This is the first of a couple of amazing public service announcement campaigns I’ve seen recently.
This was unaddressed mail, delivered via USPS. The kind of piece that I glance at and throw in the recycling. It’s a long time since I’ve seen good DM.
However, looking closer shows it’s an amazingly well executed PSA from AARP. It’s relevant information to help their audience and delivered so it will get in their hands. Before you say “but it’s a print piece!” think of THEIR audience: retirees.
Print has massive cut through for people home during the day. The same people who spent their lives able to believe all they are told, and only getting computers late in their careers. Gullible, but not intentionally so.
So this piece that looks like a scam, but educates on what a scam is becomes a brilliant piece of direct marketing. It gets a PSA to the right people at the right time. AND, these people will appreciate the information; building their trust in AARP.
One final criticism you may have. Why was it sent to an area that hits a 37 year old digital marketing manager? For where I live, 23.3% of the residents are 62 years or older.
My plan for this post was to look at the best and worst three ads from Super Bowl 2013. Then four minutes into the power outage, Oreo tweeted this:
Oreo Dunk in the Dark
At that point I, along with thousands of others, were distracted. In only four minutes the Oreo team had produced a classy, on-brand, topical piece. ONLY FOUR MINUTES. Naturally, it was retweeted instantly. Actually, more than 10,000 times in the first hour. The next morning I discovered that it was the work of agency, 360i. They had a team of 15 and the right people for approvals in the same room ready to act on any opportunity, and that they did.
So, that killed my post idea and proved that maybe a $3.5 million TVC spot isn’t always the best way to get people talking about you. Wired has a complete report of how they did it.
If you’re curious, I still haven’t watched all this year’s ads, but Bud Light’s Journey was the first to make me smile.
If you were downtown Seattle in the weeks immediately after this year’s election, you may have seen this billboard.
Roku, online streaming television hardware, ticked all the boxes for great advertising: timely, topical, amusing, clever, relevant to the product/brand. I even heard people using the ad as a meme a block before reaching the sign.
But was it too topical? Chatting recently with a couple of community managers, whose facebook pages each have more than 1 million fans nationwide, I learned of a post without any direct political alliance being pulled because of fan backlash. Another mentioned refusing to post anything that could be possibly construed as political.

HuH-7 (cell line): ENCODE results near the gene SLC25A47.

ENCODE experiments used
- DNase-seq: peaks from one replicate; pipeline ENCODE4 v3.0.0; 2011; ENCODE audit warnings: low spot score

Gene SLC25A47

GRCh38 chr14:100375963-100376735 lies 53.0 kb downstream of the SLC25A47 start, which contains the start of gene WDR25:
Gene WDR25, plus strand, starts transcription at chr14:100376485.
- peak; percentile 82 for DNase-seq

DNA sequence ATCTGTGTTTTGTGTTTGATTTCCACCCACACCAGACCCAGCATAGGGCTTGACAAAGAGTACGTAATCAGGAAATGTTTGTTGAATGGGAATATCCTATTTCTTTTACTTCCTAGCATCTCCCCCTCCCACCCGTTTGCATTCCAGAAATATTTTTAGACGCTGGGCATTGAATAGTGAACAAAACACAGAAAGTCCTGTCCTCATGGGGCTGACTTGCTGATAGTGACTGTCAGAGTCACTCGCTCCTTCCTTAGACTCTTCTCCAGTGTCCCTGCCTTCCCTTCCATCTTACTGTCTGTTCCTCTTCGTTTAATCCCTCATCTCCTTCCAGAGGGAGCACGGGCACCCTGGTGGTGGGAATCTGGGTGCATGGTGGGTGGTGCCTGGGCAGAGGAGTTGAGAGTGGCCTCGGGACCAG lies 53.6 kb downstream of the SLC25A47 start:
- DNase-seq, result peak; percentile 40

A quick Google search doesn’t show any backlash to Roku. However, all images are of this one billboard with mentions of the wider campaign. While Roku have said they printed both banners to cover any outcome, did they choose the sites accordingly?
Let’s just accept that public relations gets a bad rap. Before you protest, in some cases it, and us as practitioners, deserve it.
But it’s up to us if we use our “powers” for good or evil.
One way is through volunteering. Learn skills, make friends, save the world. Simple.
I’m a volunteer editor with Kiva.org. If you haven’t heard of them, you need to check them out. Kiva is a microfinancing organization facilitating small loans to entrepreneurs in developing countries. These are shop keepers and farmers and tailors whose income capacity or location restricts them accessing loans from traditional banking systems.
This week Kiva is celebrating its seventh birthday. Since 2005, Kiva has loaned nearly $365 million in $25 increments with a 98.99% repayment rate. This is thanks to the partner organizations in 66 countries educating and supporting the entrepreneurs as they build their businesses.
So happy birthday to Kiva and thank you for all you do.
Use your skills for good and try out Kiva with a free trial loan. Money comes from a benefactor and repayments go to Kiva for their operating expenses.
What else are you doing to use your public relations skills for good?
With all the chatter about out-of-door advertising being intrusive, it’s great to see a company doing it well.
Head to Seattle’s waterfront this summer and check out the pedicabs. Ask.com has sponsored a fleet and the only livery are large stickers saying “Need a ride? Ask.com”. Brilliant.
Geekwire has more details of Ask.com’s campaign. They said the pedicabs gave fans free rides from select Mariners games. However, I took this photo on the waterfront after the last game. So, if you see one and want a ride, just ask.com, it may be free.